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Seeing Clearly, My New Vows

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maise posted 11/4/2019 10:28 AM

I understand what your original post was intending and I believe you’re doing great with your personal work. I also understand when you say your wife had the strength that you didn’t to remove herself from a toxic marriage which in turn forced you to face yourself.

Great job doing your work and focusing on self-healing and change. That’s the only way to grow and become a better version of yourself that’s safe for anyone around you.

HellFire posted 11/4/2019 10:32 AM

There is a difference between posting to promote growth and posting to be insulting

As my 15 year old daughter would say....true that.

WalkinOnEggshelz posted 11/4/2019 13:51 PM

This is a reminder to post respectfully. It is possible to be constructive without being disrespectful.

sisoon posted 11/4/2019 13:59 PM

I can understand how your vows could trigger some critical responses. I'll add some quick comments in the hope of quieting the triggers. I sure hope I don't muddy the waters further....

•Be true to yourself; really understand what you want, and advocate for yourself.
If you mean this in shakespeare's sense, yeah, because Shakespeare is talking about being true to self making it impossible to betray another.

If you're talking about not stifling yourself, also good stuff, as long as you realize you won't always get what you want - but if you ask sometime you may just find you get what you need.

•Never do something that doesn’t feel right (period)
Yeah, but ... some stuff feels right but violates rule 1 above. Cheating can feel right, for example, if you let your testsoterone drive your actions.

•Love yourself; appreciate yourself; don’t believe the negative thoughts, because they are false. You are an amazing person. Remember the inner child you learned to love. 
Well, yes, but this, too, needs qualification ... the inner child needs a lot of guidance from the inner adult and inner parent.

And sometimes, the criticisms of oneself are valid.

•Live with integrity; this means valuing your needs equally to those you love.
This is an important principle if you start off as co-dependent.

If you start off too far over on the narc side, this principle will eff up relationships.

•Stop hiding stuff; just stop. Openly be you, no matter what: (for me, atheist, romantic, creative, sensitive, optimist, deep thinker)
If this is another way of saying 'be authentic,' great. If it means it's OK to push yourself and your ideas onto other people, not so great.

•Choose experience over accomplishment, say it again until you believe it, choose experience over accomplishment.
Not sure what this means.

•Be authentic with people, with self, even if authenticity is not the ideal person.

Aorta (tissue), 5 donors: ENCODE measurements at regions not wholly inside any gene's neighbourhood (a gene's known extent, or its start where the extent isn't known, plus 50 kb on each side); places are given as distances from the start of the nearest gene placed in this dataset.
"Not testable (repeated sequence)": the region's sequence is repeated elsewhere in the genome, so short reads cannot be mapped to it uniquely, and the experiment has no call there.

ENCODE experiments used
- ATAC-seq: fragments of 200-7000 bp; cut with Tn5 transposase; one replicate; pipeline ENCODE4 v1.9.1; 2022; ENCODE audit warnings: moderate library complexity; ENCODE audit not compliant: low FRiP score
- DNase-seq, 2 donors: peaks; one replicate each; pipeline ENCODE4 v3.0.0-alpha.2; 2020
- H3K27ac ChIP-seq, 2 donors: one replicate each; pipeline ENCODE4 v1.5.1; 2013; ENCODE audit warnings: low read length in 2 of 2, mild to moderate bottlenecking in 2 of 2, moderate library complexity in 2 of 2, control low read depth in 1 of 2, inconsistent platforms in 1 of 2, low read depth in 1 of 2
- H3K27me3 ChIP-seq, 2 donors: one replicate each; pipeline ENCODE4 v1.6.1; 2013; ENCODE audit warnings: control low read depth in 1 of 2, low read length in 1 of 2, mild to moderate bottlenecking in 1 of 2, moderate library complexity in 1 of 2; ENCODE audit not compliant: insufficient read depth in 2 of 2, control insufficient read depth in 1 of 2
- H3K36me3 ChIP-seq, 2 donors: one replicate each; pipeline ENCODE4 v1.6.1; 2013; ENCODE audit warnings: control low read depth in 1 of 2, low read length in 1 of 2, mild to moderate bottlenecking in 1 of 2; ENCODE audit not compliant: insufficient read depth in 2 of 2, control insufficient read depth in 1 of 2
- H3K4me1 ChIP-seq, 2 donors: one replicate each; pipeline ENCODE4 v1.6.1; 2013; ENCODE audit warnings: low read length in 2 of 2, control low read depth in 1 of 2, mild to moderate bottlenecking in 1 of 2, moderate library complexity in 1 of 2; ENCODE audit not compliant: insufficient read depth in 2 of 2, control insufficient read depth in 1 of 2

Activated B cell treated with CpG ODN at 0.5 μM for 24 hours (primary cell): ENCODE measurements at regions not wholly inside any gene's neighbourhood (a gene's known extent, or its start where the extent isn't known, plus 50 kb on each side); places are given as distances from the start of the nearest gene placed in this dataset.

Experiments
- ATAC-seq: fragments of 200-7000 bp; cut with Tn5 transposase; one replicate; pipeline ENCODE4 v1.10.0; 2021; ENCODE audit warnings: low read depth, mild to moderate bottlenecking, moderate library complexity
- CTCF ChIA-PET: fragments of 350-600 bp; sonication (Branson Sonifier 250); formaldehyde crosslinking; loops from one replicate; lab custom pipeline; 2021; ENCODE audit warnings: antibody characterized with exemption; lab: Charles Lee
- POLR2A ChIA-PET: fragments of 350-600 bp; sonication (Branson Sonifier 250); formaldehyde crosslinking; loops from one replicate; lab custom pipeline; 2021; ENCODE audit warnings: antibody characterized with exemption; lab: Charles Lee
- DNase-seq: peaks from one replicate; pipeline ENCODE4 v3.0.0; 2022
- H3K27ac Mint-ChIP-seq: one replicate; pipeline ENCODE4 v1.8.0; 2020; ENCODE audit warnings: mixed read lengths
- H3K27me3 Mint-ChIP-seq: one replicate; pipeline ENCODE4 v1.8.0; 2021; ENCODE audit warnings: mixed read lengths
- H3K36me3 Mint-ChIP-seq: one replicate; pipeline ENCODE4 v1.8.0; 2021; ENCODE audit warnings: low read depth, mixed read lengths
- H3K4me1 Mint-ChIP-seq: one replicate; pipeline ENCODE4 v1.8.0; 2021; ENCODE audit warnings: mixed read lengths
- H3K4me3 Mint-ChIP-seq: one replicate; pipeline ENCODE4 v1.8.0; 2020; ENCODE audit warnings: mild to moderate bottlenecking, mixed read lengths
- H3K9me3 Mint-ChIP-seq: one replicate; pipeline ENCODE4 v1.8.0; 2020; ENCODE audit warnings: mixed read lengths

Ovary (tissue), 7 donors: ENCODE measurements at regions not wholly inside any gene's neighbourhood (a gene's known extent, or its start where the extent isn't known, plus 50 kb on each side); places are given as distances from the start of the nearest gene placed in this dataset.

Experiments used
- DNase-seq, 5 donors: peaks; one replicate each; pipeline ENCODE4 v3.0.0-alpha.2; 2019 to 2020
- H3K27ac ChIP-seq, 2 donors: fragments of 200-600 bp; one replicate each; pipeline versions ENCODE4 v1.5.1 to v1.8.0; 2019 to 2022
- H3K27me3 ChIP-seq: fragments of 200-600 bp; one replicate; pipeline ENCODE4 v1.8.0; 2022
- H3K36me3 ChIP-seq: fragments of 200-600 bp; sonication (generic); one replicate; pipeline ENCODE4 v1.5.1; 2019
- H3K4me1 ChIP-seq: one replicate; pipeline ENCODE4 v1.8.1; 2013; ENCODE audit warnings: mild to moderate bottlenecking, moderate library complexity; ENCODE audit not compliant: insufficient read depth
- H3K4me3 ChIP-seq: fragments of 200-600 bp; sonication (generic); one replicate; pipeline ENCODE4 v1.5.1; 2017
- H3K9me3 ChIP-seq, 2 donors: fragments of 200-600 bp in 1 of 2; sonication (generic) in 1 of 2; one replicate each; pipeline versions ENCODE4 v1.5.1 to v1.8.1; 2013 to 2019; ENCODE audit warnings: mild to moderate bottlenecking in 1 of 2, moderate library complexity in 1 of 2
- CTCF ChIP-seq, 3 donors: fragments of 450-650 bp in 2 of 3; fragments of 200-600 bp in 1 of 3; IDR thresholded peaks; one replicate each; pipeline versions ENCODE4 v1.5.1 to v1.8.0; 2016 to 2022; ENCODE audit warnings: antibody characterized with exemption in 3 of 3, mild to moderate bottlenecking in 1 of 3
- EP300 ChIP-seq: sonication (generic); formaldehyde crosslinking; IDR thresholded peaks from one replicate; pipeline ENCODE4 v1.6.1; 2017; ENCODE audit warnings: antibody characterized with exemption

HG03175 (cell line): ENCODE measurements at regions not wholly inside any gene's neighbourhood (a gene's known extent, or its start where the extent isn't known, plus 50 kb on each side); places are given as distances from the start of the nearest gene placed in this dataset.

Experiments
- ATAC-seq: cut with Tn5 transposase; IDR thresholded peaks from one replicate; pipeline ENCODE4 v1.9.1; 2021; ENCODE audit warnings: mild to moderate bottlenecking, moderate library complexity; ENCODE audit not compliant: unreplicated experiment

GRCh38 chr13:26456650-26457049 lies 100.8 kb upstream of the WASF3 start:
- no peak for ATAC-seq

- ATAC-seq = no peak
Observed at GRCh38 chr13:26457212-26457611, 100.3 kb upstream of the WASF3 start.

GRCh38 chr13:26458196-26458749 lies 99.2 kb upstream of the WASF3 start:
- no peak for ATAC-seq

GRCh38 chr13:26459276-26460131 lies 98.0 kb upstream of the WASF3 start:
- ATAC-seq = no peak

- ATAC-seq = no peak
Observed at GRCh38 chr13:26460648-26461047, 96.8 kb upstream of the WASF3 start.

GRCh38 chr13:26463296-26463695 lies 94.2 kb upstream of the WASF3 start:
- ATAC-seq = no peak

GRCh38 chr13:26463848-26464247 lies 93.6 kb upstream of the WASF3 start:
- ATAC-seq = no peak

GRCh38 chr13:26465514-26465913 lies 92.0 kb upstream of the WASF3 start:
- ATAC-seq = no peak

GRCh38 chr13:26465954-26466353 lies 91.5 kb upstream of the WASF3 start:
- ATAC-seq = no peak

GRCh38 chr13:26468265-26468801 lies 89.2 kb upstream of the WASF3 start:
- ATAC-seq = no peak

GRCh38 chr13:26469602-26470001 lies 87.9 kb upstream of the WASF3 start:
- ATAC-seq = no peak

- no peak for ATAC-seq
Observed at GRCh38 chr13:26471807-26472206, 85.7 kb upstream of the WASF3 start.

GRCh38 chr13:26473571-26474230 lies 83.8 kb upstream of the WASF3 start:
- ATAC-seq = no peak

Absolutely yes.

•Be careful with all people’s feelings, no matter what
Yes - consider others' feelings without stifling your own.

•Face the deep-down dark truth with courage, always; never rugsweep, never rewrite the narrative of past; use this to change the future

It gets easier, the more authentic you get.

Bottom line, I think you've got some great principles to live by.

[This message edited by sisoon at 2:01 PM, November 4th (Monday)]

kairos posted 11/4/2019 20:41 PM

Sisoon, some responses below. Thank you for asking. I jotted my thoughts quickly. This helped me think about the impetus behind my vows. As I mentioned, they are refining over time/application.

I have read all the responses in this thread. I respect everyone’s thoughts and experiences. It was not my intent to offend. I am glad you told me. I plan to think on this for as long as it takes to understand the impact of my words, as I do think about the impact of my actions daily.

These vows are for me, no one else, but they may be of use. I remember in the months following Dday, my wife said a friend gave some really good advice. Her friend said, now more than ever, you need to be selfish. I was confused. I considered myself to be one of the most selfish people I knew. (I am still working on that.) But what she really meant was that I needed to go back to the root of my issues and once and for all tackle those things, selfishly. There was no way I could help my wife in the state I was in. I was dangerous, to her and to me. I needed to be selfish, to look within, from an emotional wholeness perspective. Not the corrupting bad selfishness. I was not whole. I had remained incomplete since childhood, since that day that I committed to one day end my life, a commitment I made when I was 9 years old. I needed my ‘ego’ to go to the little boy and hold him and tell him it’s time to love yourself. My vows have helped….